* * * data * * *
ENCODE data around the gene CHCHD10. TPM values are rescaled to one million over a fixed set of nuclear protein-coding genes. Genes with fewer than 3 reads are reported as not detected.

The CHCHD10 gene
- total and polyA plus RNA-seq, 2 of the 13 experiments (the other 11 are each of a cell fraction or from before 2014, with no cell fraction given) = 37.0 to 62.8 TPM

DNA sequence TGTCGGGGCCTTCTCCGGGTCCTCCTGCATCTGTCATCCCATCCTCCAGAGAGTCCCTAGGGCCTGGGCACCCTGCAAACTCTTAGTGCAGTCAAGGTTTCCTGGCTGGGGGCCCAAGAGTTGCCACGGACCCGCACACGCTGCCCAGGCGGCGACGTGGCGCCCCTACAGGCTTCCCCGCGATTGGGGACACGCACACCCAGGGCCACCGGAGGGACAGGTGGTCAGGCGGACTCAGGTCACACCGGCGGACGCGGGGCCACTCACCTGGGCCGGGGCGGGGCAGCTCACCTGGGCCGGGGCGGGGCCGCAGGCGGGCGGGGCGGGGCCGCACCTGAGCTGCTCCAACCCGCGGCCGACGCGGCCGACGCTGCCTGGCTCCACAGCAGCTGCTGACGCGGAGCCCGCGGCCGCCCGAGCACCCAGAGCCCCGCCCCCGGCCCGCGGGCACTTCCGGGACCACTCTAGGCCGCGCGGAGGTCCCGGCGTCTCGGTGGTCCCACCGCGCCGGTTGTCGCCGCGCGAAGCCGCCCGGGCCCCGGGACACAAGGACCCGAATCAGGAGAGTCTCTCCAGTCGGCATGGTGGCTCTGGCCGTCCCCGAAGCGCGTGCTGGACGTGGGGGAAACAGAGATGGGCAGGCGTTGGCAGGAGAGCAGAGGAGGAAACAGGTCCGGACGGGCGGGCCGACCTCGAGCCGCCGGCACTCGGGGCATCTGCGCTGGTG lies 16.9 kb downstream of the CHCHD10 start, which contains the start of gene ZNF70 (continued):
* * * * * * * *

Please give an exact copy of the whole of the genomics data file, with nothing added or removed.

ENCODE data around the gene CHCHD10. TPM values are rescaled to one million over a fixed set of nuclear protein-coding genes. Genes with fewer than 3 reads are reported as not detected.

The CHCHD10 gene
- total and polyA plus RNA-seq, 2 of the 13 experiments (the other 11 are each of a cell fraction or from before 2014, with no cell fraction given) = 37.0 to 62.8 TPM

DNA sequence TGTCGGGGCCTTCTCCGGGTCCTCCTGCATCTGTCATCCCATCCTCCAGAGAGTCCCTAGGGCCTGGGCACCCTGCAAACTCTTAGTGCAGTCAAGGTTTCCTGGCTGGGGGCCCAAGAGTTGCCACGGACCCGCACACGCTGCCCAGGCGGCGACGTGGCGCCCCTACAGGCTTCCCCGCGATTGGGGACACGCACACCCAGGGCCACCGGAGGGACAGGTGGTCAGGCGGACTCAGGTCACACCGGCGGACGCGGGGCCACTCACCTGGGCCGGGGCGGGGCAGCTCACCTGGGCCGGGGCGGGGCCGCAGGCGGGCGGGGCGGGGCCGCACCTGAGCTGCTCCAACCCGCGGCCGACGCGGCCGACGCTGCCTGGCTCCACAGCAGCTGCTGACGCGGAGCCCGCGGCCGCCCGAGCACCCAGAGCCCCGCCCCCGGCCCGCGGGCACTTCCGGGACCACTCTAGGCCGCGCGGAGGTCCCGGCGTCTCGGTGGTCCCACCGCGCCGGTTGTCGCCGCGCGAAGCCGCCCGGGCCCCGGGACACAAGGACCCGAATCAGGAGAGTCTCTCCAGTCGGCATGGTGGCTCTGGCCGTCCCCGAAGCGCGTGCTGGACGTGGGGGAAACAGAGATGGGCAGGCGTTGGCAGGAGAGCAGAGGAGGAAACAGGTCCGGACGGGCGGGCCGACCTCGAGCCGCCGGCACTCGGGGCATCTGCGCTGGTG lies 16.9 kb downstream of the CHCHD10 start, which contains the start of gene ZNF70 (continued):